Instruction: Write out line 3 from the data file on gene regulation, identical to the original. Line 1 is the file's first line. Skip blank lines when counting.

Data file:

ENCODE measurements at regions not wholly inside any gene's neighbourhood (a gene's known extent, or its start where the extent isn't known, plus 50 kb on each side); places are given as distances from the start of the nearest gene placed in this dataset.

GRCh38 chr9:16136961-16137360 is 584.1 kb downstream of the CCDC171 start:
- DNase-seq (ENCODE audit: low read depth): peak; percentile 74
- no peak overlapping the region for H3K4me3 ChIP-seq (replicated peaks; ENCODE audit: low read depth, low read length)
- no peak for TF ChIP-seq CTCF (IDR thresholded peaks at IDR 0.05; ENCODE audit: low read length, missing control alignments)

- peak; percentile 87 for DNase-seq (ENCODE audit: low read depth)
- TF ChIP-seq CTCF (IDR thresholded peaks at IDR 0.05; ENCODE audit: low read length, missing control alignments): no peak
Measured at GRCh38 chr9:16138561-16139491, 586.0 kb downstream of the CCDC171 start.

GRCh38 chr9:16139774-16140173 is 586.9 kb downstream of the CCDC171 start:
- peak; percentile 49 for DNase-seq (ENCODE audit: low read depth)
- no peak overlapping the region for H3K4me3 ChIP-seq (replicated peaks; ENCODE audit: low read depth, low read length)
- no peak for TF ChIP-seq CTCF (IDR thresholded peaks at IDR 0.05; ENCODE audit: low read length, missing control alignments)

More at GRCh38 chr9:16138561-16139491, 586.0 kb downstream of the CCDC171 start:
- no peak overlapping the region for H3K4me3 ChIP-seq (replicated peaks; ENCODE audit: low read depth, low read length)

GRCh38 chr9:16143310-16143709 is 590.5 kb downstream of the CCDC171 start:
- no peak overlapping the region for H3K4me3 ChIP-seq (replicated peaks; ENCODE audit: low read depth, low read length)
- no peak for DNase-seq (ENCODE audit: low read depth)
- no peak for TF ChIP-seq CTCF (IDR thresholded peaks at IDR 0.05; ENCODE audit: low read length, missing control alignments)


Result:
- DNase-seq (ENCODE audit: low read depth): peak; percentile 74